What to do if you do not recognize an inquiry on your credit report

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If you see an inquiry you don’t recognize, first check to see what type of inquiry it is, hard or soft. Soft inquiries do not affect your credit score and only you can see them. Hard inquiries generally occur when a lender or company accesses your credit report with the intention of extending credit or requesting a new financial obligation.

Lenders can only access your credit report if they have a permissible purpose. That is, they must have a specific and permissible reason under the Fair Credit Reporting Act. If a hard inquiry is the result of fraud, it can be removed from your report. But just because an inquiry on your credit report looks unfamiliar, that doesn’t mean it’s unauthorized or inaccurate.

Merchant credit cards are an example. Sometimes the name of the bank on the credit report is not the same as the company the card is for. If you request to increase your credit line on a credit card you already have, that will often cause a difficult inquiry as well. These are easy to overlook or forget when reading a credit report.

A quick way to check to see if you applied for new credit is to search your email for the name of the creditor on your credit report. If you find an inquiry, check the terms and conditions, which will say whether you gave the creditor permission to access your report.

If you still believe a hard inquiry on your credit report is unauthorized, review this checklist for suggested steps you should take to further protect your credit health:

Contact the lender directly.
Contact information will be on your report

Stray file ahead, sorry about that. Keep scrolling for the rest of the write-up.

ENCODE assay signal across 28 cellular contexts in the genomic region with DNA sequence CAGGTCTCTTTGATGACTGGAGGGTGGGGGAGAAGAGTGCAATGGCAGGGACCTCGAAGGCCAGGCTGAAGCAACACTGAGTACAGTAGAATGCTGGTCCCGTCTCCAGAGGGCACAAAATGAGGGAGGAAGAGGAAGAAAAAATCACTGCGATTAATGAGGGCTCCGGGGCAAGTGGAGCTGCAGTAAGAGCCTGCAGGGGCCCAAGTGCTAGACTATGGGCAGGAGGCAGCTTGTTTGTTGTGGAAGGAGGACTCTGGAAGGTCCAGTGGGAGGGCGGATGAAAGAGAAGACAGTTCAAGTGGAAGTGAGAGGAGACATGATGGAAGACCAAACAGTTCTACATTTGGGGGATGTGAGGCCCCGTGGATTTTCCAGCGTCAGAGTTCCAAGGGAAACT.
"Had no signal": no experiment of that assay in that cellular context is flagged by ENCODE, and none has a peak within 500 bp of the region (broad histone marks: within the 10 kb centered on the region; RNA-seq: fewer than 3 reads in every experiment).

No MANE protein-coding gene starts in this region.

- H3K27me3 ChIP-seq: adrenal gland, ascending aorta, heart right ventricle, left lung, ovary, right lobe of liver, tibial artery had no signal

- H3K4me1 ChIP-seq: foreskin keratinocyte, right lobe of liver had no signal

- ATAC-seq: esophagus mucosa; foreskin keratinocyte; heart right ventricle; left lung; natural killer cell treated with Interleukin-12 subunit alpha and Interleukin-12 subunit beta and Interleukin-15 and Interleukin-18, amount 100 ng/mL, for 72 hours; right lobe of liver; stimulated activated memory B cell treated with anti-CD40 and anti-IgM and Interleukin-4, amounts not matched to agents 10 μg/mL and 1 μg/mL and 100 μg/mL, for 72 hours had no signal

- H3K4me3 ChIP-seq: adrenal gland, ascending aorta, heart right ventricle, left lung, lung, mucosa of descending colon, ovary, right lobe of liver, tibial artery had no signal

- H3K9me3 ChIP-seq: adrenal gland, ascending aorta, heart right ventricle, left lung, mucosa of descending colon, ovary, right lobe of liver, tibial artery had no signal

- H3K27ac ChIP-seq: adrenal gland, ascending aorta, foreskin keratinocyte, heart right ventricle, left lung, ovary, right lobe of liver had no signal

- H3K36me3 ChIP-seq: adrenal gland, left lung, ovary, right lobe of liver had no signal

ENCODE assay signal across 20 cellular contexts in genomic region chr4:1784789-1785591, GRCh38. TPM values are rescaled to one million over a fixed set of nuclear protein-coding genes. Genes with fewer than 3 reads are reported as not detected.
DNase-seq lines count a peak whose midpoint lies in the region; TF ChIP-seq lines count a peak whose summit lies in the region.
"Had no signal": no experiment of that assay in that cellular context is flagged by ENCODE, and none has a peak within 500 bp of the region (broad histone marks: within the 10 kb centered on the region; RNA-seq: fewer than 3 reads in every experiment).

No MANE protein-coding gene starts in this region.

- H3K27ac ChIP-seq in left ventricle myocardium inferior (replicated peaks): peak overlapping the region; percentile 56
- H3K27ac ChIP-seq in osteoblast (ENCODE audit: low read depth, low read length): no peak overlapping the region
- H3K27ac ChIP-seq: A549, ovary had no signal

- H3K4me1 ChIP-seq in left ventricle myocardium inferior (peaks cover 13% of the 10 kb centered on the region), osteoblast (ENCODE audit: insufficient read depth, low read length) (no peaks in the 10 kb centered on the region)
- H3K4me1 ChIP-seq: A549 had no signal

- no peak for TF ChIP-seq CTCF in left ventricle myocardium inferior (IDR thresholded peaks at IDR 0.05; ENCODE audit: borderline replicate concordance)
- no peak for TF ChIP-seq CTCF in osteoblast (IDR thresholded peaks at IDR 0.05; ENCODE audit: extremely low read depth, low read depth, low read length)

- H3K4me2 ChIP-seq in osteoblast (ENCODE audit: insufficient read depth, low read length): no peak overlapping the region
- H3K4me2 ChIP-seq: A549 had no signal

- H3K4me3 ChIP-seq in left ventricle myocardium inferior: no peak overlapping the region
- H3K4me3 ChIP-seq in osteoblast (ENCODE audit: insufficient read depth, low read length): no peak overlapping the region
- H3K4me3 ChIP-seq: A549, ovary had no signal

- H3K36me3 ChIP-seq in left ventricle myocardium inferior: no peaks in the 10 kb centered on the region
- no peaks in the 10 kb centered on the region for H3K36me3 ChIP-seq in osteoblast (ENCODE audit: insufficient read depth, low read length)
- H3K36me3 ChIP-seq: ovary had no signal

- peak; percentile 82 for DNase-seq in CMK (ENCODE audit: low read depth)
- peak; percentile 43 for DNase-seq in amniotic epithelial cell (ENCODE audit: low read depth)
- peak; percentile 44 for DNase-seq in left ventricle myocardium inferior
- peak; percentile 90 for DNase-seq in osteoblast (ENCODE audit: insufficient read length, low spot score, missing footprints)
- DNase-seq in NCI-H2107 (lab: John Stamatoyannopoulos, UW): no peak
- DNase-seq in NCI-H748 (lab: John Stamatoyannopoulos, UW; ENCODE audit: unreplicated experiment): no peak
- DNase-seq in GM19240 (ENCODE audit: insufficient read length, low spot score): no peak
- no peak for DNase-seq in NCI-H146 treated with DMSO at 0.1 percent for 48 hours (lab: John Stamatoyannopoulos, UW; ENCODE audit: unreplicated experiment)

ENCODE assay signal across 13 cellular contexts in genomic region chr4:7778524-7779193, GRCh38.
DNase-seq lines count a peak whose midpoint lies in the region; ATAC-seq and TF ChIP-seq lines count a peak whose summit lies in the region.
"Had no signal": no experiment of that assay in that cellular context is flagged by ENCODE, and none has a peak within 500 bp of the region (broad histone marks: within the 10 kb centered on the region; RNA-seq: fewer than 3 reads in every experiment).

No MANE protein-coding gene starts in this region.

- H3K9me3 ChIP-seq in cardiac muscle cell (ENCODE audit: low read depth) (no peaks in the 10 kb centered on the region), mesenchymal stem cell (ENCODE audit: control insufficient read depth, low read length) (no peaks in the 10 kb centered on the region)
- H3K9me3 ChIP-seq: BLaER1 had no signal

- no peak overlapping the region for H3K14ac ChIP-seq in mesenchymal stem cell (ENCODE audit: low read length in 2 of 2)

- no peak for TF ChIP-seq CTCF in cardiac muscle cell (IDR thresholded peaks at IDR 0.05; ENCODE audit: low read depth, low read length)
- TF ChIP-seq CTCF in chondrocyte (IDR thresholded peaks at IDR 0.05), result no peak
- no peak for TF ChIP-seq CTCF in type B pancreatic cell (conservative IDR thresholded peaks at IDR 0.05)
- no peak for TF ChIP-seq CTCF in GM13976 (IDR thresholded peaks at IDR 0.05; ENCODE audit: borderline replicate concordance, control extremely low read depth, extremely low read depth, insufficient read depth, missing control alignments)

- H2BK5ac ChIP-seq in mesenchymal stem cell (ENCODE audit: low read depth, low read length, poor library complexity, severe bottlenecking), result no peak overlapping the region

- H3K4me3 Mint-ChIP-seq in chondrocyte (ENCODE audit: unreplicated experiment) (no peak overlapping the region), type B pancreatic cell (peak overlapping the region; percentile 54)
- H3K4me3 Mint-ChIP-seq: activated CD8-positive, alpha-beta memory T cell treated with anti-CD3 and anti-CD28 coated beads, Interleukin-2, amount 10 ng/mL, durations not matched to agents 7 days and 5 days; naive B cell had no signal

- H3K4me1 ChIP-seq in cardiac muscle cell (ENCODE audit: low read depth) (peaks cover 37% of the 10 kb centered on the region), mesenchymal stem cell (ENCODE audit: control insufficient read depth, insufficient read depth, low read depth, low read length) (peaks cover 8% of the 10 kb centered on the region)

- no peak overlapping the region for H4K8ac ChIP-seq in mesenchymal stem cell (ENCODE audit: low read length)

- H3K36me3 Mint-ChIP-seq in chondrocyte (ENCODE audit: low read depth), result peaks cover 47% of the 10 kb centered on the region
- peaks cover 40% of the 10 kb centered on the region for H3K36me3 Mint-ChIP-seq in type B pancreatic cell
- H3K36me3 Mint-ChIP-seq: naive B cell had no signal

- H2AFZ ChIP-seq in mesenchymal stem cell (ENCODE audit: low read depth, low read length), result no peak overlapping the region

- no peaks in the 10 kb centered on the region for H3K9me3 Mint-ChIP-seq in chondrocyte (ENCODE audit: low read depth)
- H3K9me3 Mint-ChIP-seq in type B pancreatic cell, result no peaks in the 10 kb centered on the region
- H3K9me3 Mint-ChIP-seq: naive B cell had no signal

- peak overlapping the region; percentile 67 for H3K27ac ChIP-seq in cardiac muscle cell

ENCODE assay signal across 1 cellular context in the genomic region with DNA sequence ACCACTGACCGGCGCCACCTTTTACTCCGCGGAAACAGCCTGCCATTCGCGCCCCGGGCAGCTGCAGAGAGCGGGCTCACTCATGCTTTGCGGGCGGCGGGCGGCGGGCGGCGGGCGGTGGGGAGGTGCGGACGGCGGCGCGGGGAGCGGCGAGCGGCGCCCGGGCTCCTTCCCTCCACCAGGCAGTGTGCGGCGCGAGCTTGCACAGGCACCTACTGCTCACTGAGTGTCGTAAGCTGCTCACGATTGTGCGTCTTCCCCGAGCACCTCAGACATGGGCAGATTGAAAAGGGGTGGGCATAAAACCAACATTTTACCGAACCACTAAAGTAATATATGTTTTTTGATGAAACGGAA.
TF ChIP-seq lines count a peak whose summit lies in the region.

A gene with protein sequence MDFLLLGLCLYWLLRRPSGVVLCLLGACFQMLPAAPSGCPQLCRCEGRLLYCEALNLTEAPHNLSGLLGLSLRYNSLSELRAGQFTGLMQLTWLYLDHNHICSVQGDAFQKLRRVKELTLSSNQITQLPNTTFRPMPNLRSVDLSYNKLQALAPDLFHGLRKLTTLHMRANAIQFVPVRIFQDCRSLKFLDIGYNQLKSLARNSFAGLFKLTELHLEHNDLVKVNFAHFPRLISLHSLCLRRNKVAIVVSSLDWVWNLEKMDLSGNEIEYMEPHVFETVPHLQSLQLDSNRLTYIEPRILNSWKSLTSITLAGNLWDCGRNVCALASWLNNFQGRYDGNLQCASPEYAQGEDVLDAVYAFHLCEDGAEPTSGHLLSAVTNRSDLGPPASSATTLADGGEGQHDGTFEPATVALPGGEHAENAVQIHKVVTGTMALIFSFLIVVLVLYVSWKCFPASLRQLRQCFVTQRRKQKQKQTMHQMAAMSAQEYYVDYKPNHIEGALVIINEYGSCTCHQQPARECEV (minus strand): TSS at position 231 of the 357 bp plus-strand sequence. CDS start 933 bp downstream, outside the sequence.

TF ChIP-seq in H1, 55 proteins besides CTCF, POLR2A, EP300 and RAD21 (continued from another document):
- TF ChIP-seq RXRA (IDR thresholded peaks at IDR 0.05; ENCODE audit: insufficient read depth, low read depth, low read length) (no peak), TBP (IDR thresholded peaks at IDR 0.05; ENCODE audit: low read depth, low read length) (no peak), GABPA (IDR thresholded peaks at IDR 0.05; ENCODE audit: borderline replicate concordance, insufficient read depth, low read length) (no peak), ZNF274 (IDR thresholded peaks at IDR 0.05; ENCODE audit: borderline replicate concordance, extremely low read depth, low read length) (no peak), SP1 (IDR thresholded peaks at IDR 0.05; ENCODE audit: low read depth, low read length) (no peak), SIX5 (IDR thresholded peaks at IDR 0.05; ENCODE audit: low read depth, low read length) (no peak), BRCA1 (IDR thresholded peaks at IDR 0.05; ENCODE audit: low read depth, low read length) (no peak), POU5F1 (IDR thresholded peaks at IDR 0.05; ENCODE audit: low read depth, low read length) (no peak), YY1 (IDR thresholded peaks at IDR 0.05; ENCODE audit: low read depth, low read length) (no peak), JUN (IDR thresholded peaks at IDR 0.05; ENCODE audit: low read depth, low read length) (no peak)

Ask the lender to confirm the account information and inquiry
If the lender cannot confirm the account or if the inquiry was made in error, ask the lender to send a letter directly to each credit reporting agency showing the inquiry to remove it from your credit report.
If you discover that the inquiry was made fraudulently, contact the FTC.
Reporting Identity Theft to the FTC
The FTC also provides a personal recovery plan.
Send a letter to each credit reporting agency requesting removal of the fraudulent inquiry
Include a copy of your FTC Identity Theft Report with your letter

Add a fraud alert to your credit report
A fraud alert will not prevent you from applying for new credit.
A fraud alert will alert creditors who access your report to take additional steps to verify your identity.
Fraud alerts are free and do not affect your credit score.
Consider placing a freeze on your TransUnion credit report.
A credit freeze will help prevent new accounts from being opened in your name.
Placing a credit freeze is free and does not affect your credit score.


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